IMF has revised its 2020 global GDP forecast to -4.4% from an estimate of -4.9% made in June.


The global economy is estimated to contract by 4.2% in 2020 and bounce back by 5.3% in 2021.

Impact of Covid-19 on equity indices

- SECTOR IMPACT: Finance -

Last Updated March 12, 2021

Clinical trial market impact


Trial disruption is leveling off and disrupted trials saw a small dip, with 1,032 trials still disrupted and 579 pharma/biotech companies and contract research organisations associated with disrupted clinical trials.


There are currently 3,414 clinical trials underway for Covid-19, including 172 multinational trialsroboto slab and 2,818 single-country trials.

Local business conditions for wealth management to improve in 2021: Poll

Wealth management remains one of the most vulnerable sectors due to COVID-19 as it is closely linked to capital market performance.

Verdict has conducted a poll to assess the local business conditions for wealth management in 2021 amid COVID-19. Analysis of the poll results shows that a majority 54% of the respondents expect better local business conditions compared to 2020. While 33% of the respondents expect a high improvement, 21% expect slight improvement.

Conversely, 33% of the respondents expect the local conditions to worsen in 2021, including 19% who predict the conditions to be a lot worse than 2020 and 14% who expect the conditions to be slightly worse.

The remaining 13% of the respondents expect no change in the local business conditions for the wealth management industry in 2021.

Goldman Sachs, HSBC to reopen Hong Kong offices

Goldman Sachs Group and HSBC are set to reopen their offices to all employees as Covid-19 cases drop.

According to a Bloomberg report, both the banks permitted their workers to return to offices from Monday.

In an internal memo, Goldman Sachs noted that the decision was taken following an ‘extended period’ of low reported cases in the region.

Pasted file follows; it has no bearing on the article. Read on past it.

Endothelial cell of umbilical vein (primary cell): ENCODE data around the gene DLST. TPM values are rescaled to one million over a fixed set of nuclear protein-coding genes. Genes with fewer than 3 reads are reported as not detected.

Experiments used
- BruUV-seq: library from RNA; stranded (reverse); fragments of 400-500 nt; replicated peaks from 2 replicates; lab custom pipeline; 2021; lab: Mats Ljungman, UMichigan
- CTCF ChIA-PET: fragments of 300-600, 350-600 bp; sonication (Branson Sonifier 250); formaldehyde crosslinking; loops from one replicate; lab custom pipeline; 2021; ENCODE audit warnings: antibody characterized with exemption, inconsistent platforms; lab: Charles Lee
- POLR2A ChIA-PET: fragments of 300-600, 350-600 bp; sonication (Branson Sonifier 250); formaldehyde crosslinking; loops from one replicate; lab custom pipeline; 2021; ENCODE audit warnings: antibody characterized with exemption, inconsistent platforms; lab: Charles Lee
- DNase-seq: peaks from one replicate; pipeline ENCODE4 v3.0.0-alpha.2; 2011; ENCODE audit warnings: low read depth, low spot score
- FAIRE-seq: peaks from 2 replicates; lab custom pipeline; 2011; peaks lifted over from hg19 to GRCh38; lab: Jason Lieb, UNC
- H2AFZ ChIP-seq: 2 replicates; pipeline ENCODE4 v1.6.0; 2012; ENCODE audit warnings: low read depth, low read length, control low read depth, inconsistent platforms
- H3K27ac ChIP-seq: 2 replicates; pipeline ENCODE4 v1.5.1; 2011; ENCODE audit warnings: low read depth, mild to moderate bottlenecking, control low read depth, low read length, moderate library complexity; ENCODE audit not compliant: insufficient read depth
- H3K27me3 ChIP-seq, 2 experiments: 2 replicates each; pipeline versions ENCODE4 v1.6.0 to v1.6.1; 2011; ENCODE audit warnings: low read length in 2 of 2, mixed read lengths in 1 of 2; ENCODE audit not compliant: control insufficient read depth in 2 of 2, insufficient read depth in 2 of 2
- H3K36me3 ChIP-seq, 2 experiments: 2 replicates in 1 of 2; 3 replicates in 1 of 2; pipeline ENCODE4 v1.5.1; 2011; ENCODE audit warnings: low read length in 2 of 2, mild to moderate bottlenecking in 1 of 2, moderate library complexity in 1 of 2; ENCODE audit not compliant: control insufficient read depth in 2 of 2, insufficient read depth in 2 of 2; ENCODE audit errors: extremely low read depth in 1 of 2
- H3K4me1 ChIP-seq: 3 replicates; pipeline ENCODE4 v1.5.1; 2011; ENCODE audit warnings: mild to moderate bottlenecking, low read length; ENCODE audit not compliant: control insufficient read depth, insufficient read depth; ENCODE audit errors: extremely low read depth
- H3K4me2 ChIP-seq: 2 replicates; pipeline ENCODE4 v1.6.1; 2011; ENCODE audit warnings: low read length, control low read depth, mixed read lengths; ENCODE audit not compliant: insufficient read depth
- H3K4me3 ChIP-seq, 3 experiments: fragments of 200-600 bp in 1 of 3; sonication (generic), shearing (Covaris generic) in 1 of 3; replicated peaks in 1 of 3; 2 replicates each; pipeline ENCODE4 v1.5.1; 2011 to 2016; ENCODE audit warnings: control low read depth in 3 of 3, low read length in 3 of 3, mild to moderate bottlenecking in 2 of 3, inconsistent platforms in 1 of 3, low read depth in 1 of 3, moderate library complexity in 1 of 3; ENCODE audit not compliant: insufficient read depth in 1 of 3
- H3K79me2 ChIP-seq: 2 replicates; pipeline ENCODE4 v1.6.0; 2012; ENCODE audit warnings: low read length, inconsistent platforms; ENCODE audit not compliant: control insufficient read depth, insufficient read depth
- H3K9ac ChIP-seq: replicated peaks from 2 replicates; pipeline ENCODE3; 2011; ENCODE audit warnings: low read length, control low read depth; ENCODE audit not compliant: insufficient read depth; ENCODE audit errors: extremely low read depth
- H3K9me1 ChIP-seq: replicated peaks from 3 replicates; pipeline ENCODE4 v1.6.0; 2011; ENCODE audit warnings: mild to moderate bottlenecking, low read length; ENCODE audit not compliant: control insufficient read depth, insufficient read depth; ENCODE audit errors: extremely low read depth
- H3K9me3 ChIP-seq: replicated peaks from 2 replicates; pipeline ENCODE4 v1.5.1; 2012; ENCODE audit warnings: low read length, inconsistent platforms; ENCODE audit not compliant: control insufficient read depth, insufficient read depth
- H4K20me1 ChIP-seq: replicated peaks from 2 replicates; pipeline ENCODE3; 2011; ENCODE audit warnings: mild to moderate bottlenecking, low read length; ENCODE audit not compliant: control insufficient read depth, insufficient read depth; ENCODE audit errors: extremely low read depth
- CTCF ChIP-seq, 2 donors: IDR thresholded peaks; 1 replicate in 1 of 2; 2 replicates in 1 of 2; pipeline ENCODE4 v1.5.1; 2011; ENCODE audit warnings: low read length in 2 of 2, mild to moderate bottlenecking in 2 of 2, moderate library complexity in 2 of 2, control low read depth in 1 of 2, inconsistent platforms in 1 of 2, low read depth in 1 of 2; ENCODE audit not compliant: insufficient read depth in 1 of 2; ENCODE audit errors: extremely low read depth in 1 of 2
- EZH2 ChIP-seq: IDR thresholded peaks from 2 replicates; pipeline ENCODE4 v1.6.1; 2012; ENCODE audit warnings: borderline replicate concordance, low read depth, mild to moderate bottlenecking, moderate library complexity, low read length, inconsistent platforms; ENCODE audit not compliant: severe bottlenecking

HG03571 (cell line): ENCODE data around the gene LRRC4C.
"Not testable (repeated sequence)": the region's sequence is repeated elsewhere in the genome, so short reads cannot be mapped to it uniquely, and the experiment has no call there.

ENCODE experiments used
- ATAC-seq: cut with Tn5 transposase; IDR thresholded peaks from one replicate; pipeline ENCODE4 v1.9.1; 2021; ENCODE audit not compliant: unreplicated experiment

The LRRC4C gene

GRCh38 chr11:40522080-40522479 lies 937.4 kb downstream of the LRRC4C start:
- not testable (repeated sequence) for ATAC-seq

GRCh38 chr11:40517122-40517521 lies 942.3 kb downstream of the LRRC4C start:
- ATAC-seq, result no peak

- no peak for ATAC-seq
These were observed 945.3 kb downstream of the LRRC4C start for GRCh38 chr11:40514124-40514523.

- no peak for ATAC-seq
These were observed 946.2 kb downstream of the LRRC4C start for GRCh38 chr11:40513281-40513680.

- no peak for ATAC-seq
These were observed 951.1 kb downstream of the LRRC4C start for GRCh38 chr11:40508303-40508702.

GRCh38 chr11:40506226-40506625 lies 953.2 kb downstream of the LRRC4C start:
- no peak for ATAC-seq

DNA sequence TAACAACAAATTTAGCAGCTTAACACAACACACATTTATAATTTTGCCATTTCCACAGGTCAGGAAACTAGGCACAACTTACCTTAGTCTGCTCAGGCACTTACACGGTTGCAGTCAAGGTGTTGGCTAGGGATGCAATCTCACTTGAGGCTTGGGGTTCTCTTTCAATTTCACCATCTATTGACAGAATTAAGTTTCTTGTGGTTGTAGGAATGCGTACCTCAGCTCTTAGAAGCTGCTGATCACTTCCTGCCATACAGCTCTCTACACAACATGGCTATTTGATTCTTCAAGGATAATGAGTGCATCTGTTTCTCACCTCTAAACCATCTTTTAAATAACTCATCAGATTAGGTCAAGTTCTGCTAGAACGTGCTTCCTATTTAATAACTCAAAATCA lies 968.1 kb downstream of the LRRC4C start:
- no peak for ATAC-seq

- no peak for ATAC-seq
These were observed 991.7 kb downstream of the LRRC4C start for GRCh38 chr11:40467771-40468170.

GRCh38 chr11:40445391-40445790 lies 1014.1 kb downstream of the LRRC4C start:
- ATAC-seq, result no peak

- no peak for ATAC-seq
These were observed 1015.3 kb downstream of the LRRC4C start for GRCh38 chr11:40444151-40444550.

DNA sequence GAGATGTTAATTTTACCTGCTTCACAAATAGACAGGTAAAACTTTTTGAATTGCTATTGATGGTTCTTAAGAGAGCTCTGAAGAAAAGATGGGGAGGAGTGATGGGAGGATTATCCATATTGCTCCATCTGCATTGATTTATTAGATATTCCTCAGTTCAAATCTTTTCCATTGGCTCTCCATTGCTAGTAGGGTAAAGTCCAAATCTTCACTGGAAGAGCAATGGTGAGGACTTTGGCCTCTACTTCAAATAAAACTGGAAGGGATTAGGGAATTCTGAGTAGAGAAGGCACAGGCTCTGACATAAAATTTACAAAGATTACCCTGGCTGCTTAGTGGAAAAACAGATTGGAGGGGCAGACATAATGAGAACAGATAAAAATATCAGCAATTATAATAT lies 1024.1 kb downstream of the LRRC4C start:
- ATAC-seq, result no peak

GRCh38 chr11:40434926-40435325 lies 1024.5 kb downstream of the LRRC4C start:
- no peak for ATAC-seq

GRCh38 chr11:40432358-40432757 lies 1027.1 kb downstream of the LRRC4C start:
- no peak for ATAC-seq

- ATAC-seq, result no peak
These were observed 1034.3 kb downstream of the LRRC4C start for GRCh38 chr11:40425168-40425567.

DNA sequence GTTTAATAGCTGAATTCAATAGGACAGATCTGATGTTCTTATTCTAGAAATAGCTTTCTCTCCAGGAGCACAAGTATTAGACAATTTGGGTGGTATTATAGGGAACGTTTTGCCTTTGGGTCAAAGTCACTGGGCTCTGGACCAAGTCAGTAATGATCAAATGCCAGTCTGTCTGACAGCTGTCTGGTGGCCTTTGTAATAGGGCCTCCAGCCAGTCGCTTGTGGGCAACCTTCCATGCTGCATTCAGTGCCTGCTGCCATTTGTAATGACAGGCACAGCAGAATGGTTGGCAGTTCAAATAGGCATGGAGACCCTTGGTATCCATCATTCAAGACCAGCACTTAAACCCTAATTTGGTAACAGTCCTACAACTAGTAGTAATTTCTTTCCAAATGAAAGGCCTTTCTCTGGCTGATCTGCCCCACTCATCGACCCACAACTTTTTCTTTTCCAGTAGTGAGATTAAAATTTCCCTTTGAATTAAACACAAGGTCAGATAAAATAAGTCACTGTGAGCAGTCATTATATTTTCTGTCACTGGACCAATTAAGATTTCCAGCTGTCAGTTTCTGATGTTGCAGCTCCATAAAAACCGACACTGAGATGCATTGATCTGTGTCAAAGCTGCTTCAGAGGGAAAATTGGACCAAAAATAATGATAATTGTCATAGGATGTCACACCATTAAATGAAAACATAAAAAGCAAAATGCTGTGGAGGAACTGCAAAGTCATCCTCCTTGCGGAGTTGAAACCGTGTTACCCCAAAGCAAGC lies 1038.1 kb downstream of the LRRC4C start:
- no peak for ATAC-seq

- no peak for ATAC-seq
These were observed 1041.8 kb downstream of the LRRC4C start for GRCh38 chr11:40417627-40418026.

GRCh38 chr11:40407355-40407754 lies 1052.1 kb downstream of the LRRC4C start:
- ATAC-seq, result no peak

It also noted that around 50% of its workforce has been partially or completely vaccinated against the novel coronavirus.

The US-based investment bank has around 1,700 employees in Hong Kong.

Meanwhile, HSBC has been allowing up to 50% occupancy at its offices. The lender will now allow its staff to return based on capacity in individual departments.

However, remote working option will remain available for those who wish to continue working from home.

UBS may allow majority of workforce to embrace hybrid work model

UBS is reportedly mulling to let two-thirds of its employees to mix working from home and the office permanently as it looks to beef up its workforce.

The move is expected to give the banking giant a competitive edge in recruiting over other Wallstreet banks, which are not offering as much flexibility to their employees.

UBS chief executive Ralph Hamers and his senior managers have devised the new hybrid model, Bloomberg reported citing a person with knowledge of the development.

The bank will provide hybrid work model depending on roles and location of the employees, the source told the news agency.

An internal analysis by UBS showed that two-thirds of its workers were in roles suitable for hybrid working.

Employees whose roles requires their presence in the office due to their supervisory rules or for implementing certain tasks, such as traders and branch staff, will have no or little flexibility.